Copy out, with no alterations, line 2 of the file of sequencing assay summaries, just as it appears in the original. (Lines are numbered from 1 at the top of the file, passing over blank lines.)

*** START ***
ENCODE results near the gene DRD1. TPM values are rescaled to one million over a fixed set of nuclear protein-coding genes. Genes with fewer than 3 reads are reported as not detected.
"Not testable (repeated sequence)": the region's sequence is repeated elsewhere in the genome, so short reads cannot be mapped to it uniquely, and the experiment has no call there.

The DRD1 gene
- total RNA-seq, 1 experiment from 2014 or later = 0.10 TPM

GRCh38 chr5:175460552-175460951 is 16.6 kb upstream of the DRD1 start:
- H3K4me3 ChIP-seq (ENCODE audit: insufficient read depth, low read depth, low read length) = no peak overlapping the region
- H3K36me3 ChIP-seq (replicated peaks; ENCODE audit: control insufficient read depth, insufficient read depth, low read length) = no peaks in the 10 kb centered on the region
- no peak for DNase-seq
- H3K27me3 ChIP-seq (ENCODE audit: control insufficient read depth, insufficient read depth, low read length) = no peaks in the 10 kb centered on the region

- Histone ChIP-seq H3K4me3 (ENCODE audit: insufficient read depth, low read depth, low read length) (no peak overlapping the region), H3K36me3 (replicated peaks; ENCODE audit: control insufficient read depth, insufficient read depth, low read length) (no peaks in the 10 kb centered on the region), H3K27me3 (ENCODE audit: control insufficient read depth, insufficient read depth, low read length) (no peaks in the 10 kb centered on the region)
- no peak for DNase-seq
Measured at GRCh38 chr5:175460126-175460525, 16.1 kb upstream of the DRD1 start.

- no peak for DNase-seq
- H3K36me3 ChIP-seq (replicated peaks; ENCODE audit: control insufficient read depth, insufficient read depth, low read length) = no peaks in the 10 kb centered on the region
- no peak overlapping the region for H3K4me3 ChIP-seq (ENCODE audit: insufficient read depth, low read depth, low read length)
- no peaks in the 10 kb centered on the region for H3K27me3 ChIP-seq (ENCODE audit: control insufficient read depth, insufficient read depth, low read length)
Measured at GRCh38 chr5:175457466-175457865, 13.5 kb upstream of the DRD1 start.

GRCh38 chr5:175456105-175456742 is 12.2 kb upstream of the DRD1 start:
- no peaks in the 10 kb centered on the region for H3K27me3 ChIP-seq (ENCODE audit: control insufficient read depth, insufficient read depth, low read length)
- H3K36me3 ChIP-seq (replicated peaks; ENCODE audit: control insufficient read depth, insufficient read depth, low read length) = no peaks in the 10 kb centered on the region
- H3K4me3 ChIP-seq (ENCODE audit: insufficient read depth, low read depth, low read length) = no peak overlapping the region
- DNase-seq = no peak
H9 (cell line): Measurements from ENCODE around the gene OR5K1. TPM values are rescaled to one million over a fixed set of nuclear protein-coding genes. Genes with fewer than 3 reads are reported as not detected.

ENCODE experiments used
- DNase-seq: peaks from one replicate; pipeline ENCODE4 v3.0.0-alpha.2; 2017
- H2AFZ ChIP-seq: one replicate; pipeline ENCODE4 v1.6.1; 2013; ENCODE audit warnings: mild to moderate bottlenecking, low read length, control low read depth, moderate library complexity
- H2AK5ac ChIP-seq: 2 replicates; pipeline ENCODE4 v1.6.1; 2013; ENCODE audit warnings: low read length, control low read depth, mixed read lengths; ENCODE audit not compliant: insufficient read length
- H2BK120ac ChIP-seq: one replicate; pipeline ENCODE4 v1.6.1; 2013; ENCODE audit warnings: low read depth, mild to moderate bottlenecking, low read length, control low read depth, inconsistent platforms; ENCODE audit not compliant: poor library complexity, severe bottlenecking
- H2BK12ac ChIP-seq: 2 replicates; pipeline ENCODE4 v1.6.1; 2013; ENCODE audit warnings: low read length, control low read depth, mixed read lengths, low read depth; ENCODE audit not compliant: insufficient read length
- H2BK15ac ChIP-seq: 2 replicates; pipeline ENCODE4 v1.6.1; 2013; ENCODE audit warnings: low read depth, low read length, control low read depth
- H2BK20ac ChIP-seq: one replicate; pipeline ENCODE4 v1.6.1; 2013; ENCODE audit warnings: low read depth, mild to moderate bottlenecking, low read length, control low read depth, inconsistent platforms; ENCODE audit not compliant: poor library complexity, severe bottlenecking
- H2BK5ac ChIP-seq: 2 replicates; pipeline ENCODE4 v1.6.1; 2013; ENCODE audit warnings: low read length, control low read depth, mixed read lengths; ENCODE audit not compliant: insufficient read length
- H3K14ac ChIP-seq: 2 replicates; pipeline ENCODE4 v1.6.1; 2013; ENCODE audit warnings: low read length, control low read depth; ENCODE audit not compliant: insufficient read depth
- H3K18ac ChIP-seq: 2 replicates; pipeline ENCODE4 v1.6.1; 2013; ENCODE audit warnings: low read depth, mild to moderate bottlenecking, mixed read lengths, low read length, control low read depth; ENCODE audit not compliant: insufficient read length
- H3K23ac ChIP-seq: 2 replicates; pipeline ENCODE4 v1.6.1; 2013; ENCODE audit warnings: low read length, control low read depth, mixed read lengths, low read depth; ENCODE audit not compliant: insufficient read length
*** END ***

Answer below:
"Not testable (repeated sequence)": the region's sequence is repeated elsewhere in the genome, so short reads cannot be mapped to it uniquely, and the experiment has no call there.